European Conservative, Y'all are looking at Trump with the wrong eye glasses. He's something you don't have or see. Something uniquely American. Think PT-Barnum, a Carney operator, a Madison Garden presenter, a Hollywood show man and shrewd businessman in one package. Those awkward photos I posted a link to, his fight promotions, his Miss Universe contests, his (a word that Fred will not let be posted here but think a Las Vegas business for a few shows and separating one from their money) owner define a unique individual with a much different outlook on the world than a bureaucrat or politician has ever had! Even Don King (of the fight promotions) is a fan!
I wonder how tariffs will be worked out on the BMWs and Mercedes-Benzs made in the U.S.? Some BMWs are made in Spartansburg, SC. Some Mercedes-Benzs are made in Tuscaloosa, Al. VW has a plant in Chattanooga, TN. Toyota has a plant near Lexington, KY. Nissans are produced near Murfreesboro, TN. Nippondenso has operations in Maryville, TN where parts for many cars are produced. Some parts of autos are made outside the U.S. and imported into the U.S. to be assembled into a vehicle here. Foreign car manufacturers in the U.S. employ a great many Americans. It is more complex than just saying its going to happen--tariffs need to be well thought-out before implementing a tariff policy.
It is indeed far more complicated and full of unintended consequences.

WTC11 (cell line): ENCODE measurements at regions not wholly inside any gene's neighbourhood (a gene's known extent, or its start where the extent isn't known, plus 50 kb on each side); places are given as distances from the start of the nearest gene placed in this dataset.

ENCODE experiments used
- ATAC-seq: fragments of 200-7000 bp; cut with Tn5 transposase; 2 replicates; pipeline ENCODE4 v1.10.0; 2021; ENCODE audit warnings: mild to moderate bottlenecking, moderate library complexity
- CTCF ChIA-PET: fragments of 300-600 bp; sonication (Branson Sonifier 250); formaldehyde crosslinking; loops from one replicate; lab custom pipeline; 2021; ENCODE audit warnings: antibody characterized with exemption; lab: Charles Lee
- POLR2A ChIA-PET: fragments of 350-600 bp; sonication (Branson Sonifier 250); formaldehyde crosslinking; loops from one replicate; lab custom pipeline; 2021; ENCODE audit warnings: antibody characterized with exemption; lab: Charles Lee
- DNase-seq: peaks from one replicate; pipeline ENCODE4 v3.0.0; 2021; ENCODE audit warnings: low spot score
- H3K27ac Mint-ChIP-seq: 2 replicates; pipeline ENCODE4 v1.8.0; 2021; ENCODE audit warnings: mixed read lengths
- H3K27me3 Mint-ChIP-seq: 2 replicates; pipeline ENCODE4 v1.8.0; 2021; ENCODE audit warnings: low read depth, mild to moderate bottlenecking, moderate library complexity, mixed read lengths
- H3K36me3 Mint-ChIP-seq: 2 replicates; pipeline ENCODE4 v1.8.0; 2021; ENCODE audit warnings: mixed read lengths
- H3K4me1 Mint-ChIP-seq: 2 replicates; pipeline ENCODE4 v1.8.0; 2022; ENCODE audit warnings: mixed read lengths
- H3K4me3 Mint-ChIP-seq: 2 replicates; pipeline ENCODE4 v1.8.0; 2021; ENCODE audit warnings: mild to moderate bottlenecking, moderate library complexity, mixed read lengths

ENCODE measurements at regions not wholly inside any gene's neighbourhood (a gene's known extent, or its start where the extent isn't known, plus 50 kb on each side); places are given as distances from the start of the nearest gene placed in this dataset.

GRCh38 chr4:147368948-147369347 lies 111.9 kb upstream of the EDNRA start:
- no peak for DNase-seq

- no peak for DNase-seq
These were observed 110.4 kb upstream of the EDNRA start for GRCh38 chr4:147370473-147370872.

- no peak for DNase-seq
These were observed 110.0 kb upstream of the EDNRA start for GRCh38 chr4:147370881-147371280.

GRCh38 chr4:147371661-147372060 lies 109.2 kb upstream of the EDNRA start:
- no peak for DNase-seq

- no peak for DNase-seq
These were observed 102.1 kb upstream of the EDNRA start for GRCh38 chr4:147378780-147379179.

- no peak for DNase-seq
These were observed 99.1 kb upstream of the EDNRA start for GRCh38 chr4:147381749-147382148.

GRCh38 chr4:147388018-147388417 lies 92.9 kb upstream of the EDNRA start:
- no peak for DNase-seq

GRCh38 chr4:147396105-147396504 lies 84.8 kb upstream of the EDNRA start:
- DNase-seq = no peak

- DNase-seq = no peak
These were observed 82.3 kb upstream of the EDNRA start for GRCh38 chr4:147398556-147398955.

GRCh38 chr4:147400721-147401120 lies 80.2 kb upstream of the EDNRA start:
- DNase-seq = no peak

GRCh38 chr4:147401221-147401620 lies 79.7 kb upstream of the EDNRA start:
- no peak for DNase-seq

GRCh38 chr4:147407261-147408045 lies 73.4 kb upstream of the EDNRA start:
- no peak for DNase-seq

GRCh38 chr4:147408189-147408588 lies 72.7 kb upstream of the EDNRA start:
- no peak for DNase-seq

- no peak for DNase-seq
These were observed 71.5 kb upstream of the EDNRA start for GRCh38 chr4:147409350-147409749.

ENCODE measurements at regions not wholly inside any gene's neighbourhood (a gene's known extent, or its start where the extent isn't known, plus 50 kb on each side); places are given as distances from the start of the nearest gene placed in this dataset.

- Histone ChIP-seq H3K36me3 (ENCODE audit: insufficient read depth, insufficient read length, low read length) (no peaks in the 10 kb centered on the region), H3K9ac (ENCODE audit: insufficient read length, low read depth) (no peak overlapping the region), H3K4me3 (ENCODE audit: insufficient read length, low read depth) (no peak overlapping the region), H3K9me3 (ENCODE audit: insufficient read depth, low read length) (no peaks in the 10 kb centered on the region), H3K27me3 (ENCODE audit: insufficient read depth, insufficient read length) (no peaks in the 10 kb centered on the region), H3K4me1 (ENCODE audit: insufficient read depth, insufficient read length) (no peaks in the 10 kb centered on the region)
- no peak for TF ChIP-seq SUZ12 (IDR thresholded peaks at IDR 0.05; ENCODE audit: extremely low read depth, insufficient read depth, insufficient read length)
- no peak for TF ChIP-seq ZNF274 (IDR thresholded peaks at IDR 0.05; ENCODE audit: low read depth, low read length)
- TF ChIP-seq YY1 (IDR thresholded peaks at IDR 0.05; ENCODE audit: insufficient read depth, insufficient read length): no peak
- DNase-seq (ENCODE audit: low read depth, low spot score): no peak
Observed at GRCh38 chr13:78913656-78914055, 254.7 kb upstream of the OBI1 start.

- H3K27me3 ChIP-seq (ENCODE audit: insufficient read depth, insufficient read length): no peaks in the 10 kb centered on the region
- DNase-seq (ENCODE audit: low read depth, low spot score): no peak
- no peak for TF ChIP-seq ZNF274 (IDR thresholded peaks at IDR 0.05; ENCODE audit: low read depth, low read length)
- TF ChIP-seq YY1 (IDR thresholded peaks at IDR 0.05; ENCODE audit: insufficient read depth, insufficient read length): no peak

Even if the EU didn't react at all, the U.S. will probably lose more jobs than it gains with those tariffs. Steel is the wrong target, because there are far more companies that use aluminum and steel than there are companies who make it, which means this will hurt more people than it helps.
And then Europe must react in order to be taken seriously. And retaliation will be far more targeted, inflicting as much political and economic damage as possible. Expect US farming to be hit hardest.
And then this could quickly escalate into a full-blown trade war. You know, the one we have worked hard to avoid with creating the General Agreement on Tariffs and Trade (GATT), which ultimately evolved into the World Trade Organization. The idea was to create a system of rules so that trade wars would not happen.
This system could blow up and the consequences would be dire.
Posted by: European Conservative ||
03/07/2018 19:47 Comments ||
Lol. America has much to gain and little to lose. We get murdered in these trade agreements. It's about time someone shook them up. If Europe was our friend, they wouldn't take advantage of us like this.
Posted by: European Conservative ||
03/07/2018 22:09 Comments ||
Germany just signed 31 military trade contracts with Turkey's Islamic Mad Man Erdogan while he is butchering Kurds and threatening the Greeks.
Europe is sliding right back down the same murderous sh*t h*le mentality it has had for centuries. The same mentality the pilgrims established the US to get away from. Didn't take long for the US, based on far more noble standards to have to come back in twice to rescue the European *sses.
Learn to stand on your own feet and stop b*tching because we don't give dam about doing business with your suicidal mindsets.
European Conservative you have a well considered and argumented position. I accept that every fact you have offered is true. And number #11 is new to me and valuable information that I will carry forward in my arguments.
However, my point that a trade war on steel and aluminum is still valid. I have two arguments.
First the Chinese have massively over invested in steel and aluminum manufacture, and then gamed the NAFTA rules to the detriment of US domestic producers. Look here for an example. We should expect Americans to be unhappy about this and take some actions to make it stop.